Chitinase-3-like protein 1 (CHI3L1), also known as YKL-40, is a secreted glycoprotein that is approximately 40kDa in size that in humans is encoded by the CHI3L1 gene. The name YKL-40 is derived from the three N-terminal amino acids present on the secreted form and its molecular mass. YKL-40 is expressed and secreted by various cell-types including macrophages, chondrocytes, fibroblast-like synovial cells, vascular smooth muscle cells, and hepatic stellate cells. The biological function of YKL-40 is unclear. It is not known to have a specific receptor. Its pattern of expression is associated with pathogenic processes related to inflammation, extracellular tissue remodeling, fibrosis and solid carcinomas and asthma.
Chitinases catalyze the hydrolysis of chitin, which is an abundant glycopolymer found in insect exoskeletons and fungal cell walls. The glycoside hydrolase 18 family of chitinases includes eight human family members. This gene encodes a glycoprotein member of the glycosyl hydrolase 18 family. The protein lacks chitinase activity and is secreted by activated macrophages, chondrocytes, neutrophils and synovial cells. The protein is thought to play a role in the process of inflammation and tissue remodeling. YKL-40 lacks chitinase activity due to mutations within the active site (conserved sequence: DXXDXDXE ; YKL-40 sequence: DGLDLAWL).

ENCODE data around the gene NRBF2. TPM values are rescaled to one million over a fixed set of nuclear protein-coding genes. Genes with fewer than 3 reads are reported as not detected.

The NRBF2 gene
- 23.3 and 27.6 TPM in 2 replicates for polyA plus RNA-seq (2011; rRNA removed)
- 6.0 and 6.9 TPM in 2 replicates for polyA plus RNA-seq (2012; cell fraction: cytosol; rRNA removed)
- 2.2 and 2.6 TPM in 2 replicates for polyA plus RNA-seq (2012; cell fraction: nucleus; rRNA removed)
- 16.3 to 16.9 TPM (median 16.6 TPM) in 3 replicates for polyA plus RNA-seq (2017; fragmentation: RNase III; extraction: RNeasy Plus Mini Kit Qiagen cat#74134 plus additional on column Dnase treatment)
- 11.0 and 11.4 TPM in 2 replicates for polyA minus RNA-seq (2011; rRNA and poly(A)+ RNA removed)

Regulation and mechanism
CHI3l1 is induced by a variety of cancers and in the presence of semaphorin 7A (protein) can inhibit multiple anti-tumor immune system responses. Activating an antiviral immune pathway known as the RIG-like helicase (RLH) has the ability to counter CHI3l1 induction. Cancer cells can offset RLH by stimulating NLRX1. Poly(I:C), an RNA-like molecule, can stimulate RLH activation. RLH activation can also inhibit the expression of receptor IL-13Rα2pand lmonary metastasisre. It stores NK cell accumulation and activation. It augments the expression of IFN-α/β, chemerin and its receptor ChemR23, p-cofilin, LIMK2 and PTEN and inhibiting BRAF and NLRX1 in a MAVS-dependent manner.
It is assumed that YKL-40 plays a role in cancer cell proliferation, survival, invasiveness and in the regulation of cell-matrix interactions. It is suggested that YKL-40 is a marker associated with a poorer clinical outcome in genetically defined subgroups of different tumors. YKL-40 was recently introduced into (restricted) clinical practice. A few techniques are available for its detection.
YKL-40 is a Th2 promoting cytokine that is present at high levels in the tumor microenvironment and in the serum of cancer patients. Elevated levels of YKL-40 correlate strongly with stage and outcome of various types of cancer, which establish YKL-40 as a biomarker of disease severity. Targeting YKL-40 with neutralizing antibodies is effective as a treatment in animal models of glioblastoma multiforme.
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